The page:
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The VW Golf GTI: 'it was a car nobody wanted'

40 years ago Anton Konrad created the original GTI, against VW orders. TG talks to him

Forty years ago, Volkswagen launched a little car called the Golf GTI. You may have heard of it. But a car that’s now seven generations and two million cars old - and with a Nürburgring lap record on its mantelpiece - had quite a humble start in life.

It was the work of a six-man team headed by Anton Konrad, who was head of the press department rather than an engineer. And he was technically disobeying orders, working on a fast version of the recently launched Golf hatchback while VW was meant to be avoiding performance cars altogether.

That’s because it had caused controversy with the Beetle GSR’s racy appearance. “VW as a company was criticised for using this aggressive talk to sell this car,” recalls Konrad. “People said ‘no more of this’. It was discussed at German parliament. And it had just 50 horsepower!”

The cheekier among you may wish to draw parallels with modern day VW making it into government discourse. But hold that thought, because our story’s still in 1976, where the intrepid Konrad had eyed a gap in the market. 

“I thought that it is possible to attract young drivers, get them closer to VW, with a car like the GTI.

“The regular Golf had up to 85bhp. My idea was to come up with a car with more power. We wanted a category of car to attract young people, and also to attract private people and make them more interested in motor racing. Give the car all the genes that are necessary in motorsports.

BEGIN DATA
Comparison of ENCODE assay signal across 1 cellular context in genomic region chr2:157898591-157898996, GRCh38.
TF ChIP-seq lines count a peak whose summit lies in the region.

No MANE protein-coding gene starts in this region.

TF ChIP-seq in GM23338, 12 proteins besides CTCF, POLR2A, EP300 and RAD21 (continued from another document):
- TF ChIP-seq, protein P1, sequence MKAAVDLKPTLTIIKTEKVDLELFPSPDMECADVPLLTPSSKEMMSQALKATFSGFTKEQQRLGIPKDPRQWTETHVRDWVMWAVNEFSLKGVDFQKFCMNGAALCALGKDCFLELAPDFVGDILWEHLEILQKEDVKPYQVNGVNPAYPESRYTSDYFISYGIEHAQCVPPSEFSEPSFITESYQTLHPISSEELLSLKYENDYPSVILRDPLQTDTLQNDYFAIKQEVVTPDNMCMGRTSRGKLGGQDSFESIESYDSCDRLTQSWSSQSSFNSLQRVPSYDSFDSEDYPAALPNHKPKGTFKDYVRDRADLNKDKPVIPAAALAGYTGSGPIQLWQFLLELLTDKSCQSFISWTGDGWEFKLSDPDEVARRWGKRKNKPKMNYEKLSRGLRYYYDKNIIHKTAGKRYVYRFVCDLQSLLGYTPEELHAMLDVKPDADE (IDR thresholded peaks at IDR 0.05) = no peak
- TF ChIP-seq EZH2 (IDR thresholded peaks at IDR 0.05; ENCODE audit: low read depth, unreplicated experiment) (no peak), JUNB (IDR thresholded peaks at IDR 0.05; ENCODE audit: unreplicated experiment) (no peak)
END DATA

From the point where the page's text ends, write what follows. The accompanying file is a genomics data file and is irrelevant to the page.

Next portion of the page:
“But the car had to be used in the city, on the autobahn and for leisure. It was also about private people using their own money to tune their car to their liking.”

TG is chatting to Konrad at the 2016 Worthersee show, with the sights and sounds of hundreds of tuned GTIs as a backdrop to the conversation. Forty years after his bright idea, it seems fair to deem it a success. Did he expect that all those decades ago?

“No! Nobody could anticipate or foresee the success. It was a car ‘nobody wanted’, and yet we have sold two million. My marketing department said we should only build 5,000 examples, so set the price very high. 

“In the first year we sold 30,000, and by the end of the mk1 we had sold 420,000. Because it was a success story, it was also a success for the finance section. We were so happy we forgot to ask the bosses if we could each have one Deutsche Mark for each car sold!”

Did he or his team ever get that, we ask? “No!” he responds, but with no hint of bitterness. He is, it’s fair to say, a top bloke.

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